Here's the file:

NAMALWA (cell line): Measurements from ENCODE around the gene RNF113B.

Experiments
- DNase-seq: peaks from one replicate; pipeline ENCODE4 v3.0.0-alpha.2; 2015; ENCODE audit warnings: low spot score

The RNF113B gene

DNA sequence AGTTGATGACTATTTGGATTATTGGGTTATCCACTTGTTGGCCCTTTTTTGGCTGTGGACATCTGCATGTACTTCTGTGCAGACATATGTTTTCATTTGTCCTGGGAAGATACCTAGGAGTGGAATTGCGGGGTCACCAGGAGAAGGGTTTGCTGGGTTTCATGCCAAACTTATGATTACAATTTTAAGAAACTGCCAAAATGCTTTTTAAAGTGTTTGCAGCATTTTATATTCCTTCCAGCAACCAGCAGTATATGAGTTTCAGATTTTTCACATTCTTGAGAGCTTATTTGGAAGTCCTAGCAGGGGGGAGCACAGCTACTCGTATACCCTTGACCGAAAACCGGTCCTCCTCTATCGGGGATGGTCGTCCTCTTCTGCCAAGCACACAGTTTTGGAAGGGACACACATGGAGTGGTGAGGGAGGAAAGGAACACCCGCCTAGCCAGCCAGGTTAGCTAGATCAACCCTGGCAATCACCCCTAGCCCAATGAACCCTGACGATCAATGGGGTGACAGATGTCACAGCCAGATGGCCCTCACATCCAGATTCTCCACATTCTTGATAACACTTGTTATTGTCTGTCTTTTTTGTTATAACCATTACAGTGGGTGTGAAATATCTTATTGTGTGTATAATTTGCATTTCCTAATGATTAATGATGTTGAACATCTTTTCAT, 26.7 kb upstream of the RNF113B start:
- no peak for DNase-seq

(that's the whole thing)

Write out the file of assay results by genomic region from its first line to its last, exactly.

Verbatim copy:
NAMALWA (cell line): Measurements from ENCODE around the gene RNF113B.

Experiments
- DNase-seq: peaks from one replicate; pipeline ENCODE4 v3.0.0-alpha.2; 2015; ENCODE audit warnings: low spot score

The RNF113B gene

DNA sequence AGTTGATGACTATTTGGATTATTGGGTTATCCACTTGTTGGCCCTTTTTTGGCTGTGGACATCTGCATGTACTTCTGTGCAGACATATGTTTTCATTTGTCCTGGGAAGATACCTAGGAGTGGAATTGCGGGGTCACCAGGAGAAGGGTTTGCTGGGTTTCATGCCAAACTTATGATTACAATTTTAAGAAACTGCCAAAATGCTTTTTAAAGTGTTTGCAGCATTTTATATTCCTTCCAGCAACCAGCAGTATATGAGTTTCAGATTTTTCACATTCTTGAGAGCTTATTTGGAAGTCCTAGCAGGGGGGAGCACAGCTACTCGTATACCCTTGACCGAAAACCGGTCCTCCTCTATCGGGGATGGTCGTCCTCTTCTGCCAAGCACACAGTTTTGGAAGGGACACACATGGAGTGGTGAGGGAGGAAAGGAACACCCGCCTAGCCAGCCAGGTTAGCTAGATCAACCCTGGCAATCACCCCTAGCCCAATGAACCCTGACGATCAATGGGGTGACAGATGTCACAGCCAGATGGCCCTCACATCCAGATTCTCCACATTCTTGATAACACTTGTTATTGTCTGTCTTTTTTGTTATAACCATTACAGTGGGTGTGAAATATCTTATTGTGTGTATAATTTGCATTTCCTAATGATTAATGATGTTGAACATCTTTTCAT, 26.7 kb upstream of the RNF113B start:
- no peak for DNase-seq